ContingencyUncertainty is an inevitable and integral part of even simplest of all projects. Let’s discuss about the Project Plan. A Project Plan is developed usually at the early stage of a project life cycle based on a number of facts and a set of relevant assumptions. Together these facts and assumptions model a future static landscape of the project. The plan thus developed remains valid as long as the landscape holds true. In reality, that is seldom the case – project landscape or environment is always dynamic. Some assumptions that are made during the planning phase may change over time, some may found to be erroneous, and some assumptions may not be even considered. All these and various tasks and project interdependencies result in uncertainties in project environment.

While speaking at a press conference on Feb 12, 2002, about the absence of evidence linking the Government of Iraq with the supply of Weapons of Mass Destruction to terrorist groups, Donald H. Rumsfeld, the 13th and 21st US Secretary of Defense, made the following comments:

“Reports that say that something hasn’t happened are always interesting to me, because as we know, there are known knowns; there are things we know we know. We also know there are known unknowns; that is to say we know there are some things we do not know. But there are also unknown unknowns – the ones we don’t know we don’t know. And if one looks throughout the history of our country and other free countries, it is the latter category that tends to be the difficult ones.”

Rumsfeld got it right – at least in the context of Projects. Project landscape/environment is based on following three elements:

  1. known knowns (facts),
  2. known unknowns (known = identified, unknowns = risks); these are the risks that are identified for the project, but the project team just does not know how much these will impact the project, if realized),and
  3. unknown unknowns (unknown = unidentified, unknowns = risks); the project team cannot identify these risks until they are realized.

Items 1 and 2 above are the two key ingredients in managing uncertainties or risks in project environment. There is always a cost (in terms of dollar and/or time) in managing project uncertainties. Now let’s see how PMBOK and PRINCE2 recommend addressing these uncertainties.

In order to address known uncertainties/risks, PMBOK recommends adding Contingency Reserves in terms of funding and/or time to project estimates. This is to accommodate all accepted and residual risks. Therefore, a contingency reserve should always be included in each project estimate and typically such reserve is determined at the outset of a project.

Cost Baseline = Nominal Cost Estimate + Contingency Reserve

To address unknown uncertainties/risks, PMBOK recommends adding Management Reserve. The management reserve should not be included in the cost baseline but it is a part of the overall project budget and funding requirements. Management Reserve is controlled by someone outside the project team, at the executive level.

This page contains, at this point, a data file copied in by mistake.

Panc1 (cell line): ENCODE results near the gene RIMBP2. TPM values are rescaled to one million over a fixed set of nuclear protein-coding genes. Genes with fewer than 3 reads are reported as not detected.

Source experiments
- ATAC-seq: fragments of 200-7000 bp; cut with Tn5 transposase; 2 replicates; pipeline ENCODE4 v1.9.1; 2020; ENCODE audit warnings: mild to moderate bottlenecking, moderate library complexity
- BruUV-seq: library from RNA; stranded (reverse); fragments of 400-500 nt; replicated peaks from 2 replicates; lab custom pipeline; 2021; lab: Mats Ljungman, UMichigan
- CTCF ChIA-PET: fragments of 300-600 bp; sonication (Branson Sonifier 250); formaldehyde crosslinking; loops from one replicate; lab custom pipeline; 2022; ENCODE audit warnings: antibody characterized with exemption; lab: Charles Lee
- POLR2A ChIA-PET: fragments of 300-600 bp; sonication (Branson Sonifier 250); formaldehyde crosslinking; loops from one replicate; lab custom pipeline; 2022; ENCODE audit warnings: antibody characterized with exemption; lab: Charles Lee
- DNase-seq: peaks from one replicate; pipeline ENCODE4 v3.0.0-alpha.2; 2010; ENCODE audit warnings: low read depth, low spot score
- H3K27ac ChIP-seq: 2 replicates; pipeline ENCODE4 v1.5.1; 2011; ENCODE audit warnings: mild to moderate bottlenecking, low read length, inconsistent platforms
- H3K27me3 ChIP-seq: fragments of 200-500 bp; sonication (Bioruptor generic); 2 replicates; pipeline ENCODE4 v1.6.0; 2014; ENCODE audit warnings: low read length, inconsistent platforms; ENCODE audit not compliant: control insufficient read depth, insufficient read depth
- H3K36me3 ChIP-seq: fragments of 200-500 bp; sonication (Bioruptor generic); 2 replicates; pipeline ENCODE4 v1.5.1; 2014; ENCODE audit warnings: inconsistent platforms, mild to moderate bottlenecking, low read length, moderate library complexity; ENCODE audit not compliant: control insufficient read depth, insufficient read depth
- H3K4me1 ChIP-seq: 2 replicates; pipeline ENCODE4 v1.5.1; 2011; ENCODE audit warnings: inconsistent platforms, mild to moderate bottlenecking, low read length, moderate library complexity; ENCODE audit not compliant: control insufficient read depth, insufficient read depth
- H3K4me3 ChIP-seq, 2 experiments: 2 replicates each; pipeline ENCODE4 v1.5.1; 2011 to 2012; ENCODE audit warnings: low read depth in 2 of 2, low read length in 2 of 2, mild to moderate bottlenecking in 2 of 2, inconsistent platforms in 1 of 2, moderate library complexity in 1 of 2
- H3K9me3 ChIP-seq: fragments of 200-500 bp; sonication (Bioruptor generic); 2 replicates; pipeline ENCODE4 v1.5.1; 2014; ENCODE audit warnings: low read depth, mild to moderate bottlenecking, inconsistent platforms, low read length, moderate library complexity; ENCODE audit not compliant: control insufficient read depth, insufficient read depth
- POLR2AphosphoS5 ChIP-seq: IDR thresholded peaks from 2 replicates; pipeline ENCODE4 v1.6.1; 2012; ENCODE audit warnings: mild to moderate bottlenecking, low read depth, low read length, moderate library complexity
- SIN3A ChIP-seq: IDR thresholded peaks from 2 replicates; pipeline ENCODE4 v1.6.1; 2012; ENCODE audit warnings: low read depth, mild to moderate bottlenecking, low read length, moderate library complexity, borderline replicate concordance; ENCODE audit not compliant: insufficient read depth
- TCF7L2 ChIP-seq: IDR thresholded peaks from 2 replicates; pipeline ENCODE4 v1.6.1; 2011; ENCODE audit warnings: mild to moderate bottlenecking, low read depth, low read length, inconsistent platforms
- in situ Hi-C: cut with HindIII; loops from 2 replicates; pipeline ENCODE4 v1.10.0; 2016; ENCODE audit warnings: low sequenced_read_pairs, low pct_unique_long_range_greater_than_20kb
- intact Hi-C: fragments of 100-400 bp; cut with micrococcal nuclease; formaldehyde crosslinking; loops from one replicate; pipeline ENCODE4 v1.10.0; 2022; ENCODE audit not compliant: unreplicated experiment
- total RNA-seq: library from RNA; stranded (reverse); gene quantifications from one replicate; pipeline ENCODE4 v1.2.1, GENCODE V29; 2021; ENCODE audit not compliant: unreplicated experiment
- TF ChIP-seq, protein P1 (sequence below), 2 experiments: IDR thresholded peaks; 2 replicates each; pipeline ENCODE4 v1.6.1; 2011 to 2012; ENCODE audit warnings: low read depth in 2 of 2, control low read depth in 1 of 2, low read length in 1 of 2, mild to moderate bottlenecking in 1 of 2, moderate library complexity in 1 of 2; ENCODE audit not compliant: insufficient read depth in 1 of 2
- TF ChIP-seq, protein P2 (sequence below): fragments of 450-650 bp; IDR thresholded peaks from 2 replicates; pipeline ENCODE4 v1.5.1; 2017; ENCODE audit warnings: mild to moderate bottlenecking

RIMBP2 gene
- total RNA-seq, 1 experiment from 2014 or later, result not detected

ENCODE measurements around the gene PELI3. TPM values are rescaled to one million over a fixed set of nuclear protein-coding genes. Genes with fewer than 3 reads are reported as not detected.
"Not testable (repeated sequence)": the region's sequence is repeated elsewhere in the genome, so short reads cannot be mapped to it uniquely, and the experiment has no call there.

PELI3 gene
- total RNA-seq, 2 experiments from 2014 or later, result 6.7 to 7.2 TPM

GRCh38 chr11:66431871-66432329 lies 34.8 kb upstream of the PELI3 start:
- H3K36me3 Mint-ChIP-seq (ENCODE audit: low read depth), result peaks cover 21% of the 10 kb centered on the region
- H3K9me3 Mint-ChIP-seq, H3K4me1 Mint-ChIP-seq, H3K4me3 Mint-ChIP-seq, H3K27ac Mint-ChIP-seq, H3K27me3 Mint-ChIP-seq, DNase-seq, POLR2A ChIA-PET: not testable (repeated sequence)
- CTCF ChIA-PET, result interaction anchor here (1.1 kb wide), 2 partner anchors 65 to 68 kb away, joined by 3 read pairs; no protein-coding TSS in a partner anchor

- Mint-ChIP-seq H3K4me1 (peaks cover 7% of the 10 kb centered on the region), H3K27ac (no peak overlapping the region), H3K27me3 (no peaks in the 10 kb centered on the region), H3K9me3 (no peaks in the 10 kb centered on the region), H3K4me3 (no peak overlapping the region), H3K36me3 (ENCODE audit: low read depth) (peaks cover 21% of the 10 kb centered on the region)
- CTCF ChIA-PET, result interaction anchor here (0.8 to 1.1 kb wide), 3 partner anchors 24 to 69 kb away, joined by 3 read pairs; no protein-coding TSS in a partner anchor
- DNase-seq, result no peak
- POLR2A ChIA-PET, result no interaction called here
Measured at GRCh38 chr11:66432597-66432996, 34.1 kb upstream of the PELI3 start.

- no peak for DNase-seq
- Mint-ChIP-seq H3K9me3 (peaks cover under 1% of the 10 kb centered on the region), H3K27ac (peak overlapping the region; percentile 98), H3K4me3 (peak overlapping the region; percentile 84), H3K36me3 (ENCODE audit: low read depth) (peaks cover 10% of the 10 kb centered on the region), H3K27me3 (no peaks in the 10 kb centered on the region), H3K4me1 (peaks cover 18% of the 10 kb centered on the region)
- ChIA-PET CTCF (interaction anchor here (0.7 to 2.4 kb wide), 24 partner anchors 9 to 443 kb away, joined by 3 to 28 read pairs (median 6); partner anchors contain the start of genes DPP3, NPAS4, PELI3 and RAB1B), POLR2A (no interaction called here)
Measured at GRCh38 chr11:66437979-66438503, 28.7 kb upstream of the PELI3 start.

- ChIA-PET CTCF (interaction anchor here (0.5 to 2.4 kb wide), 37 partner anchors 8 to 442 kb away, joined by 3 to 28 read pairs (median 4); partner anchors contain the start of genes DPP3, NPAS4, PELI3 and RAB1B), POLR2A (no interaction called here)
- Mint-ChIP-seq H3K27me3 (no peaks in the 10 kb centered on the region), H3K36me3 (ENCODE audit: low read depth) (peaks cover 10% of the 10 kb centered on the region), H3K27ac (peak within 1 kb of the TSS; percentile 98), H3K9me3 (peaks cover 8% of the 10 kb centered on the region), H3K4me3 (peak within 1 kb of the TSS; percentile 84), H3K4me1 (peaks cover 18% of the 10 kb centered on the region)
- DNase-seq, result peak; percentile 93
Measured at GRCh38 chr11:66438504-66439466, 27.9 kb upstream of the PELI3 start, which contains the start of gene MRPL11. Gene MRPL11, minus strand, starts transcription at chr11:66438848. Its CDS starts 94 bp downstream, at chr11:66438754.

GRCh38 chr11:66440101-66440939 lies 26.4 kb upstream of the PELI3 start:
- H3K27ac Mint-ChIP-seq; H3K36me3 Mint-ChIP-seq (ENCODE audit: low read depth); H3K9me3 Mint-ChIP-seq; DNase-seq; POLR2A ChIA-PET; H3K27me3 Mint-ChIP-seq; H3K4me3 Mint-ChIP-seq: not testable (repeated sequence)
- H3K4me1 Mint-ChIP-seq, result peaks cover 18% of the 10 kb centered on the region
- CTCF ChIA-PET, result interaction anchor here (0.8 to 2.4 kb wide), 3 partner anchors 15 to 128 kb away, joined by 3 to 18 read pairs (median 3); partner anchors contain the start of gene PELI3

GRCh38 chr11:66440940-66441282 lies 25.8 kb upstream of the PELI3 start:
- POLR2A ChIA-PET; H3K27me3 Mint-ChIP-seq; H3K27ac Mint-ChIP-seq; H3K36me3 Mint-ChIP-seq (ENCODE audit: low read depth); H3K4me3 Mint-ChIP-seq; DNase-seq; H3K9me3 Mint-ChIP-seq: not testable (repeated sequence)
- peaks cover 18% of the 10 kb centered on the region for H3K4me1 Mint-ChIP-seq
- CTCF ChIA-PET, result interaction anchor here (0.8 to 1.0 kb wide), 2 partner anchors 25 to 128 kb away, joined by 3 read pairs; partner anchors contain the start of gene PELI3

Project Budget = Cost Baseline + Management reserve

So, how can we determine the magnitude of these reserves? There are several analytical methods and rules of thumb can be found in the Project Management literature to determine the magnitude of contingency reserves: they can be certain percentage of the estimated cost, a fixed number, or may be developed by using quantitative analysis (i.e., based on the sum of expected values of all risks). However, it is very difficult to give a guideline on the magnitude of management reserve. The magnitude should depend on the uncertainty of the project landscape, organization’s risk tolerance, and the Project Manager/Executive’s comfort level. My only suggestion is to allocate the management reserve at the portfolio level.

PRINCE2 approach to address uncertainties is very similar to that of the PMBOK. PRINCE2 recommends setting aside a risk budget. The risk budget should be set to cover both known risks (identified risks) and unknown risks (yet to be identified). If a risk budget is included, there may be a tendency to treat it as just another pot of money available for the project manager. This culture should be discouraged. The project risk management strategy should define how to control and access the risk budget.

In addition to the risk budget, PRINCE2 also recommends setting aside a change budget – the sum of the money that the client and the project team agree would be used to fund the cost of requests for change, including the analysis costs. According to PRINCE2, including a change budget provides a more realistic expectation of the overall costs/timeframe of the project. The change control process is defined such that it controls access to the change budget.

So as a Project Manager, Executive, Sponsor, or Key Stakeholders, how can we manage these uncertainties? In a nutshell, not going into details of the mechanics of it, in following two-steps:

  • Adding “buffers” (both financial and schedule) at the project level and also at the management level.
  • Having regular and short project review cycle for progress and change; also having flexible approach to revise the plan when the situation demands.